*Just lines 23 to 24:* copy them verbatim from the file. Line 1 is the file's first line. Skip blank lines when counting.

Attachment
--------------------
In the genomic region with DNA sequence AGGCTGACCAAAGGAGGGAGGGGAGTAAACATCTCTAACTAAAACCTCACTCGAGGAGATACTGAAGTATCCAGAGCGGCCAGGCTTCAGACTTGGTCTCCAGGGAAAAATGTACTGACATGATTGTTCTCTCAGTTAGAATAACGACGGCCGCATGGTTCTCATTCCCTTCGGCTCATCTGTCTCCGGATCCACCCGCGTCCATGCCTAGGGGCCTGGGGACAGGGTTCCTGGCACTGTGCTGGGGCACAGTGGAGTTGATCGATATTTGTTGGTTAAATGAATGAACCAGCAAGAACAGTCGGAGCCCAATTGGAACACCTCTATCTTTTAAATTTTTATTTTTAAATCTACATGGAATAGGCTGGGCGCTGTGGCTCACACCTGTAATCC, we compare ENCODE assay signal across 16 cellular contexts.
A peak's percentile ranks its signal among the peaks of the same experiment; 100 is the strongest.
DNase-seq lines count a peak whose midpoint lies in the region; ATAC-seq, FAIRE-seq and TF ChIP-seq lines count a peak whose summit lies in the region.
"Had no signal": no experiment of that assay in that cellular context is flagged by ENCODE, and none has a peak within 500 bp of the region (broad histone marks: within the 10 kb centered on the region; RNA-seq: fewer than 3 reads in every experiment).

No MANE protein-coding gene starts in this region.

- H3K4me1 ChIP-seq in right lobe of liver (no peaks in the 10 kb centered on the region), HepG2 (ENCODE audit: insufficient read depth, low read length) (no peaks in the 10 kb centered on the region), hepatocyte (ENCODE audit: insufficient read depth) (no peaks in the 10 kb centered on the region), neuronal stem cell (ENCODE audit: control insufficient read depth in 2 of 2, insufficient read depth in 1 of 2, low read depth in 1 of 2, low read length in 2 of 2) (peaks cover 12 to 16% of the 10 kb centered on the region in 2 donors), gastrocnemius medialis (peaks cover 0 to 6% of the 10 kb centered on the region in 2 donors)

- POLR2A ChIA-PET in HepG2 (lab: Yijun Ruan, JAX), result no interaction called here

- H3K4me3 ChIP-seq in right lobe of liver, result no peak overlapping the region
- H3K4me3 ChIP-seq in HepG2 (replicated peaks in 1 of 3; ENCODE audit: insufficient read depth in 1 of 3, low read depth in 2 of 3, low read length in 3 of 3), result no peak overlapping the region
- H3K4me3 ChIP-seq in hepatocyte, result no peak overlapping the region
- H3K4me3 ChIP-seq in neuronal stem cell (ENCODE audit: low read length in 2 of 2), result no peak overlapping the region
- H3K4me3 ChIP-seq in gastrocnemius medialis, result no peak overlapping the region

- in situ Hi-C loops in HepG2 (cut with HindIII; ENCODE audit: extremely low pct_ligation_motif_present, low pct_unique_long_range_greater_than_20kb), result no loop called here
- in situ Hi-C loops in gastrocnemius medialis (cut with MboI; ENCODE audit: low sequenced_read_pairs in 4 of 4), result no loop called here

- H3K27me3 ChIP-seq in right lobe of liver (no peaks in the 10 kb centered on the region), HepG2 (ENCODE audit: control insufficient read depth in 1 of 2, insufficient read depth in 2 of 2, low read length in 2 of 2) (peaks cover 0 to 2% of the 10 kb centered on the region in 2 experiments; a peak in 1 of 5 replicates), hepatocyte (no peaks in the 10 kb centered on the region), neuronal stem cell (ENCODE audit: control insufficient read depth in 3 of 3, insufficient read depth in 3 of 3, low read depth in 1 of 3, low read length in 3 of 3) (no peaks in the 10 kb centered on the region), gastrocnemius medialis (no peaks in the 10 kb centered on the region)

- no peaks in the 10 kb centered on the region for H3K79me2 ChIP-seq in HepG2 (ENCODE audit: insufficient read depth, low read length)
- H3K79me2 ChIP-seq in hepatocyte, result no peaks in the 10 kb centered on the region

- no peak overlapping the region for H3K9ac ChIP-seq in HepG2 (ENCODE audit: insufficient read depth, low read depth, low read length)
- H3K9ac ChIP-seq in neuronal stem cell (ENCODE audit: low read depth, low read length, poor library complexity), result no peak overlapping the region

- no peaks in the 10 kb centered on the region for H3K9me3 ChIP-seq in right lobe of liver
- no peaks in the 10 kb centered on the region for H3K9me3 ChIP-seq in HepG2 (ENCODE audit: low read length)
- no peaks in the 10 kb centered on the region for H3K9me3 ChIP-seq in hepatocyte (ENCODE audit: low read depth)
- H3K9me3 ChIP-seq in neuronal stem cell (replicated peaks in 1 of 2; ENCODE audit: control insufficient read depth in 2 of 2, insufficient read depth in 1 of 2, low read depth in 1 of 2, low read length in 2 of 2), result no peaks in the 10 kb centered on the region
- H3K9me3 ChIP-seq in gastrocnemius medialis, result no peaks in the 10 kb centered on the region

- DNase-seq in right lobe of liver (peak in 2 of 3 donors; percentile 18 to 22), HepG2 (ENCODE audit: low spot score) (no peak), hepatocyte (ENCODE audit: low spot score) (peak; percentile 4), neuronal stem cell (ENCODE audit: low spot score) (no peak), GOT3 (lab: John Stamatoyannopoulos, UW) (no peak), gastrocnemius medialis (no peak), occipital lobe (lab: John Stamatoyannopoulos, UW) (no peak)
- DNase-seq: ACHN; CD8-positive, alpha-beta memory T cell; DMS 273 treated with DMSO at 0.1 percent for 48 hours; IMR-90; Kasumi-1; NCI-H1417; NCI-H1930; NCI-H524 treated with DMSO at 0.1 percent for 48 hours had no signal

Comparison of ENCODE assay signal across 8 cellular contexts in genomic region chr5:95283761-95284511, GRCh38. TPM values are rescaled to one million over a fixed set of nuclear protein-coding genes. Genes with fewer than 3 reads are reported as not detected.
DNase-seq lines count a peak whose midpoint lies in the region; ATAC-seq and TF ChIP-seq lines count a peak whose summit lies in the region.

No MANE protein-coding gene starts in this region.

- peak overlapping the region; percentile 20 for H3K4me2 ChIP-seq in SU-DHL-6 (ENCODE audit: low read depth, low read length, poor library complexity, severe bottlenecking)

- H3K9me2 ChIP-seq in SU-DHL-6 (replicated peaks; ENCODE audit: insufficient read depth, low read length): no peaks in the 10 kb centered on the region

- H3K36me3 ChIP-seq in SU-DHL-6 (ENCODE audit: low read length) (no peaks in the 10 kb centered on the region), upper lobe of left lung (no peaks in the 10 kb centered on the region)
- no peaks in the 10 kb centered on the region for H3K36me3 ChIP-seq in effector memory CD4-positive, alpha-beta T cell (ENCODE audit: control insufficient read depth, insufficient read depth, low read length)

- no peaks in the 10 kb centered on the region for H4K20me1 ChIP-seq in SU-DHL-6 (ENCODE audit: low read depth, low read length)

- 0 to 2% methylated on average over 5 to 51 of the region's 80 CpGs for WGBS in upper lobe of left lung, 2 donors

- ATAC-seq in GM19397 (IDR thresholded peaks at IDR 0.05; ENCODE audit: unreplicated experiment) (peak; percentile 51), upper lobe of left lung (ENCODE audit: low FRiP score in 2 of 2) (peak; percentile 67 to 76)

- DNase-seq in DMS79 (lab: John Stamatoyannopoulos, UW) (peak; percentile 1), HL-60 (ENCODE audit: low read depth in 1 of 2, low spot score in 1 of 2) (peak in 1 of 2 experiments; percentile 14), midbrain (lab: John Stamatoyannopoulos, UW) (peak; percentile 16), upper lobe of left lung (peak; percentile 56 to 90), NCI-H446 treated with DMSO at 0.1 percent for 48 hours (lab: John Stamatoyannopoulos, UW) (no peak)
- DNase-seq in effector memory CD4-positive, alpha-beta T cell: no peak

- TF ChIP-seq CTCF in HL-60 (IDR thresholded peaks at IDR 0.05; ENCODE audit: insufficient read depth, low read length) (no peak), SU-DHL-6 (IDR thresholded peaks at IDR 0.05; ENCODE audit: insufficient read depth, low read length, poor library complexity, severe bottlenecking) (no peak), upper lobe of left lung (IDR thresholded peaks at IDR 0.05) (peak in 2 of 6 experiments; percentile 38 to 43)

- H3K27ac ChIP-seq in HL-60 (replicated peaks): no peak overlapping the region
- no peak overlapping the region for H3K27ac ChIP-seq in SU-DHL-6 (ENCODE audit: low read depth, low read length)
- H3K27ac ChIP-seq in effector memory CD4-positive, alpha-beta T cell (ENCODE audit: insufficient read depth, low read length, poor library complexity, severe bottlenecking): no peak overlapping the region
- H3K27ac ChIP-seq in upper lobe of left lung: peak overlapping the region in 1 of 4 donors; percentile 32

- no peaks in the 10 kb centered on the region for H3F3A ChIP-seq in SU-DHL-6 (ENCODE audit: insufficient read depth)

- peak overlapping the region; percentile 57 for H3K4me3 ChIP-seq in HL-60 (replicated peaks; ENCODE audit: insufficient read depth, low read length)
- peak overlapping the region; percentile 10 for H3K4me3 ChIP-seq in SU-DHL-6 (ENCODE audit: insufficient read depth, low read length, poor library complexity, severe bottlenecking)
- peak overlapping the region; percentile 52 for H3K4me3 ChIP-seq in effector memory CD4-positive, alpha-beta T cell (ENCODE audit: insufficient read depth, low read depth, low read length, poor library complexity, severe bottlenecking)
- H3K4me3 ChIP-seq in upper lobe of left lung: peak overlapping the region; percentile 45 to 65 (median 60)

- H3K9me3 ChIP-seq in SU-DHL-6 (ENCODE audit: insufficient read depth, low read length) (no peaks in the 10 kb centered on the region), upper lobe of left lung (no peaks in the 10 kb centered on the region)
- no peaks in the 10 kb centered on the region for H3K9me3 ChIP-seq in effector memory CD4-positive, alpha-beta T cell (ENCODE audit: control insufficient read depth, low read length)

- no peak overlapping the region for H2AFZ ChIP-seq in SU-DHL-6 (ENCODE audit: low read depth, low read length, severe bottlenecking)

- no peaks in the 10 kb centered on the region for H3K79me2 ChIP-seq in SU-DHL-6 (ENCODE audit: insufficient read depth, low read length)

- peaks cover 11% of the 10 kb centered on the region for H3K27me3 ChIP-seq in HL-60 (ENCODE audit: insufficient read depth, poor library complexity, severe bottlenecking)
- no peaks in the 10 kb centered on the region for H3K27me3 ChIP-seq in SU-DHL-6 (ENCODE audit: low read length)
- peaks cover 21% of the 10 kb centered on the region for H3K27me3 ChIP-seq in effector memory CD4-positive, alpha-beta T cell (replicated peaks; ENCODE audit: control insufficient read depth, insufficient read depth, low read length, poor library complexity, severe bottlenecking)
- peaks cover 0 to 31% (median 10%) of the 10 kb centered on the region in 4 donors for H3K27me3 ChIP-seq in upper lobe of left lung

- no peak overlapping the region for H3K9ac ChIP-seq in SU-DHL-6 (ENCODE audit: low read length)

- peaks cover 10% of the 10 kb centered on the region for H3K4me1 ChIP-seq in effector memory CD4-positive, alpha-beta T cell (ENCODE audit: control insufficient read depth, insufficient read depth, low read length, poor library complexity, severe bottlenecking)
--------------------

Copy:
- H3K9me3 ChIP-seq in neuronal stem cell (replicated peaks in 1 of 2; ENCODE audit: control insufficient read depth in 2 of 2, insufficient read depth in 1 of 2, low read depth in 1 of 2, low read length in 2 of 2), result no peaks in the 10 kb centered on the region
- H3K9me3 ChIP-seq in gastrocnemius medialis, result no peaks in the 10 kb centered on the region